If you have a rice cooker, this is a no hassle dish, All you have to do is temper the spices, mix the ingredients as per the recipe and transfer to a rice cooker. In case you are making in the saucepan or kadai, it takes longer and needs patience. You have to add water slowly to the dish and keep a close watch. Frying of the rice thoroughly before cooking is essential, so that the rice doesn’t become sticky. Also, once you have added water, best is to not stir too often. Then the rice grains break and become a mush.
Basanti Pulao is the ultimate celebratory meal for almost all occasions
If there is one combination which goes with Chal Potol it should be Tomato Chutney
You can watch the video of Chal Potol making also here in our youtube channel –
Serving and storing suggestions
You can serve chal potol as it is or with some tomato chutney and a bhaja. You can serve it with raita as well. While reheating, remember to sprinkle some water and half cover and microwave it. You can store chal potol in the refrigerator for upto a week. It doesn’t have onion and garlic, so stays alright. You can portion freeze it for upto a month and thaw before reheating and serving. Add some ghee in the end to enhance the fragrance.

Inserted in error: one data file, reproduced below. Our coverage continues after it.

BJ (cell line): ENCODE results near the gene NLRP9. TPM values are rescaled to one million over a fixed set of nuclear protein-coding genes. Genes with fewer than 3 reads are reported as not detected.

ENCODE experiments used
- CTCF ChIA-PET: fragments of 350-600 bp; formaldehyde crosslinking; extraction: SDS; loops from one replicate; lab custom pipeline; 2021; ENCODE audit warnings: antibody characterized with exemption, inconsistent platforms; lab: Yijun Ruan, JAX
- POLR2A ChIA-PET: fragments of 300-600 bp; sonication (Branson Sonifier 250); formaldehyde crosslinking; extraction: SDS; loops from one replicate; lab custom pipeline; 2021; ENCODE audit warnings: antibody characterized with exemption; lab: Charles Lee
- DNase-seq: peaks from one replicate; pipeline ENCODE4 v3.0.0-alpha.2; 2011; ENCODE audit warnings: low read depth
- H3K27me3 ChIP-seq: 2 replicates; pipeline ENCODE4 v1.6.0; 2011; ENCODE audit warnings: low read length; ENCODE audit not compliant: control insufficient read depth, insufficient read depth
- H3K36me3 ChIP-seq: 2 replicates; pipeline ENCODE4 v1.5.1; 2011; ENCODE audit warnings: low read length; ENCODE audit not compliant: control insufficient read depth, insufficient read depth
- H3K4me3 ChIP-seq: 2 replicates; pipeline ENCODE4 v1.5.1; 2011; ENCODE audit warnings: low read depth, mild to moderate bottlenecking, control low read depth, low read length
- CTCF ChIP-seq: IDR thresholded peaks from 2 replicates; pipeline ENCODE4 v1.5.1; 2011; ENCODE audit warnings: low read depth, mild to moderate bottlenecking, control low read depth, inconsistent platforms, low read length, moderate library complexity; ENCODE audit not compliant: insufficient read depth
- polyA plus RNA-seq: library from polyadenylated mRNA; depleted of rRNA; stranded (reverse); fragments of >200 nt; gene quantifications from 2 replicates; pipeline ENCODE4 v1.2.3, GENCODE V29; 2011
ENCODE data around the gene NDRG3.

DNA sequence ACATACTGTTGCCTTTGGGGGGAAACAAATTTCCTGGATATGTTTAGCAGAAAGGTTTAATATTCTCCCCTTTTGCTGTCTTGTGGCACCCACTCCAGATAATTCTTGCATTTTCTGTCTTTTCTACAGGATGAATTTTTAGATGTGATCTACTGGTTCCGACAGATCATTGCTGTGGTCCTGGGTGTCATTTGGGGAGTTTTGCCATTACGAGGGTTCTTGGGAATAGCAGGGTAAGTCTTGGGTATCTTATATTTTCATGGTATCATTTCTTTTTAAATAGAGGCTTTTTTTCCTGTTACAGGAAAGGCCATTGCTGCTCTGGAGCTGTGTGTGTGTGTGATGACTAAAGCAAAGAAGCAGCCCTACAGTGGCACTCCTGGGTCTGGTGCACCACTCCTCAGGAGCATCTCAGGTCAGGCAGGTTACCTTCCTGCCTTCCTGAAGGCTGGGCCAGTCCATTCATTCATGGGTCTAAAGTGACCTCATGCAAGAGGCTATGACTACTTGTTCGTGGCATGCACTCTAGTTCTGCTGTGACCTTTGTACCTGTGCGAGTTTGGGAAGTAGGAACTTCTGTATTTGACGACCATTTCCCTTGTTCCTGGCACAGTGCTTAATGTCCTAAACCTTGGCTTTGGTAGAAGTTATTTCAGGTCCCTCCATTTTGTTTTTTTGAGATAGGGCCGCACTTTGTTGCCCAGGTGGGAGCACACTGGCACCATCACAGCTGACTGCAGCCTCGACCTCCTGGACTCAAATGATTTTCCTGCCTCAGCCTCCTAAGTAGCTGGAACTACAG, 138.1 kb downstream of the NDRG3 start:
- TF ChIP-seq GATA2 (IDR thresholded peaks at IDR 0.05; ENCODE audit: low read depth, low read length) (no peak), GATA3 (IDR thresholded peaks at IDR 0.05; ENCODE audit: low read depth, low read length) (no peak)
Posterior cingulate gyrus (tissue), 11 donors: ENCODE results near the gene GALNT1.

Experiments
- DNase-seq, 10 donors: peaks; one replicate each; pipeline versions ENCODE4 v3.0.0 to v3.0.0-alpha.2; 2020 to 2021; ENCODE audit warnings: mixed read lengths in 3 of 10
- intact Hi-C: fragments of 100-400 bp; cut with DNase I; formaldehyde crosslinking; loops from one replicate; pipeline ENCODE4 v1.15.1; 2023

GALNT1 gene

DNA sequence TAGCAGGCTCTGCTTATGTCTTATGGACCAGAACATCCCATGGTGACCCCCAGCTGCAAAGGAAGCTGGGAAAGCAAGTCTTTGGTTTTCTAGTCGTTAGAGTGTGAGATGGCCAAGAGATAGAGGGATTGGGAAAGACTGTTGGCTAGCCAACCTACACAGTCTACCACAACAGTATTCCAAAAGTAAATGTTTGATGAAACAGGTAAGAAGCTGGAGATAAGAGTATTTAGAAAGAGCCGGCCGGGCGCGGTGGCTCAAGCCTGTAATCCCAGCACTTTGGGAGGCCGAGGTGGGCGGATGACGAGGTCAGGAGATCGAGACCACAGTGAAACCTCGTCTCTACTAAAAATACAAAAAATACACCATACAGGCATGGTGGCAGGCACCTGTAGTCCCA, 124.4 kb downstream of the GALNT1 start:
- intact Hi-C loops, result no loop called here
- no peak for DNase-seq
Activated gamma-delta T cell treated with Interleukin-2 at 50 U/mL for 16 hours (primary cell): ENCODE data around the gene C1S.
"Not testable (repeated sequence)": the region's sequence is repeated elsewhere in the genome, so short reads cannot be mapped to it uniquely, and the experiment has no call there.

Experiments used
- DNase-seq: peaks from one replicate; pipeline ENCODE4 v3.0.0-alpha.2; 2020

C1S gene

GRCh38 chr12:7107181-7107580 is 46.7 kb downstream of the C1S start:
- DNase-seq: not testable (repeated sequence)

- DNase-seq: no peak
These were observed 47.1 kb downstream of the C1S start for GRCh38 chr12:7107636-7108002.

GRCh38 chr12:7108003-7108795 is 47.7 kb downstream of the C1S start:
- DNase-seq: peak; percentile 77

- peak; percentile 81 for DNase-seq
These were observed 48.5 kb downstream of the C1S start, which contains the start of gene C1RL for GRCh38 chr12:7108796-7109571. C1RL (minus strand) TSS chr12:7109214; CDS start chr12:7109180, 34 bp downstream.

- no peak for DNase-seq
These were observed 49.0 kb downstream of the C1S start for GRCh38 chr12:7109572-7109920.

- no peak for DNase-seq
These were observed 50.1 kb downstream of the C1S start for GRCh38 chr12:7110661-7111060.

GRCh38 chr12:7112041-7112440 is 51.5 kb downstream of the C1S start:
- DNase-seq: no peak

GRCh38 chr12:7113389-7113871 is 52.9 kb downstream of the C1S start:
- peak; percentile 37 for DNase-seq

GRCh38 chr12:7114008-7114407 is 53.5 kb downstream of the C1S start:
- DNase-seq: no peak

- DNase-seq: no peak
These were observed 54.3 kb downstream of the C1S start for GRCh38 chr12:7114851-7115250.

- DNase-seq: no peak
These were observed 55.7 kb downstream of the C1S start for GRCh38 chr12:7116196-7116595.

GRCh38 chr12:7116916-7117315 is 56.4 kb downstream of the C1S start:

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- 300- 400 gms potol parwal in hindi and pointed gourd in english
- 1 1/2 cups gobindobhog rice or any short grained fragrant rice (see notes)
- 1/2 cup raisins or kishmish
- 2 nos dried bayleaf
- 3 nos green cardamom
- 4- 5 nos cloves
- 1/2 inch cinnamon stick
- 1 tsp turmeric powder
- 2 tsp cumin powder
- 1 tsp Kashmiri red chili powder
- 2 -3 nos green chilies slit them
- 1 no large tomato finely chopped
- 1 1/2 tsp freshly grated ginger
- 1 tsp Bengali garam masala powder
- salt to taste
- 2 tbsp sugar
- 2 tbsp mustard oil
- 2 - 3 tbsp any vegetable oil You can replace it with ghee as well
- 1 tbsp ghee
- Wash the rice and keep it soaked in water for an hour. After an hour,drain the water and spread it on a collander for all the water to drip off andthe rice to dry.
- Wash the parwals and scrape the outer peels lightly. Then cut out the ends. Cut the parwals in cubes in angular way, 3 to 4 pieces per parwal.
- In a kadai or a heavy bottomed saucepan, take some vegetable oil and lightly fry the parwals till they are golden and little brown on the edges.Take the parwals out and keep them aside.